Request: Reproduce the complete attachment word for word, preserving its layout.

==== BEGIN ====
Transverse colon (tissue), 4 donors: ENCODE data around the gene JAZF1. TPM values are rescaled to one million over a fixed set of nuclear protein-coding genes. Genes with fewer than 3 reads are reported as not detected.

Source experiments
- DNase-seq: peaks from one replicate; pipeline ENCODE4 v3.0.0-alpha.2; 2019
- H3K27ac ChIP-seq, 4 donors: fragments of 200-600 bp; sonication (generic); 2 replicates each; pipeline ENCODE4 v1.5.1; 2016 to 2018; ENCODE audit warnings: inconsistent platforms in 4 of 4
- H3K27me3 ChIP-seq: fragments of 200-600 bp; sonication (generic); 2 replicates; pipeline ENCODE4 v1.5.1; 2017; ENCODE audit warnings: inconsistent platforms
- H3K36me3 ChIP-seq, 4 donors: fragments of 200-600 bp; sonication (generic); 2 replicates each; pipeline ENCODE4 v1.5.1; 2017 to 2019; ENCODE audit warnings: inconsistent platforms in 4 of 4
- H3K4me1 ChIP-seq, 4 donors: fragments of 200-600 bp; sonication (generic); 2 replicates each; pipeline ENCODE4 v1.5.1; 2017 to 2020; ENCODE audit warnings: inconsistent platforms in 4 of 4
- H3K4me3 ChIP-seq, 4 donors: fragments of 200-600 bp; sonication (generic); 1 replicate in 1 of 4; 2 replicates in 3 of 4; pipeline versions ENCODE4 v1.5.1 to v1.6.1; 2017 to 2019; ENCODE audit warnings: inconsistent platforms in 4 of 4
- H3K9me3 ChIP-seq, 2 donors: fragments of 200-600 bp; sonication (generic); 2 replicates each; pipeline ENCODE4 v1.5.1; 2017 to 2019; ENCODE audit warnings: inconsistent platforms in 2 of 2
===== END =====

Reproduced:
Transverse colon (tissue), 4 donors: ENCODE data around the gene JAZF1. TPM values are rescaled to one million over a fixed set of nuclear protein-coding genes. Genes with fewer than 3 reads are reported as not detected.

Source experiments
- DNase-seq: peaks from one replicate; pipeline ENCODE4 v3.0.0-alpha.2; 2019
- H3K27ac ChIP-seq, 4 donors: fragments of 200-600 bp; sonication (generic); 2 replicates each; pipeline ENCODE4 v1.5.1; 2016 to 2018; ENCODE audit warnings: inconsistent platforms in 4 of 4
- H3K27me3 ChIP-seq: fragments of 200-600 bp; sonication (generic); 2 replicates; pipeline ENCODE4 v1.5.1; 2017; ENCODE audit warnings: inconsistent platforms
- H3K36me3 ChIP-seq, 4 donors: fragments of 200-600 bp; sonication (generic); 2 replicates each; pipeline ENCODE4 v1.5.1; 2017 to 2019; ENCODE audit warnings: inconsistent platforms in 4 of 4
- H3K4me1 ChIP-seq, 4 donors: fragments of 200-600 bp; sonication (generic); 2 replicates each; pipeline ENCODE4 v1.5.1; 2017 to 2020; ENCODE audit warnings: inconsistent platforms in 4 of 4
- H3K4me3 ChIP-seq, 4 donors: fragments of 200-600 bp; sonication (generic); 1 replicate in 1 of 4; 2 replicates in 3 of 4; pipeline versions ENCODE4 v1.5.1 to v1.6.1; 2017 to 2019; ENCODE audit warnings: inconsistent platforms in 4 of 4
- H3K9me3 ChIP-seq, 2 donors: fragments of 200-600 bp; sonication (generic); 2 replicates each; pipeline ENCODE4 v1.5.1; 2017 to 2019; ENCODE audit warnings: inconsistent platforms in 2 of 2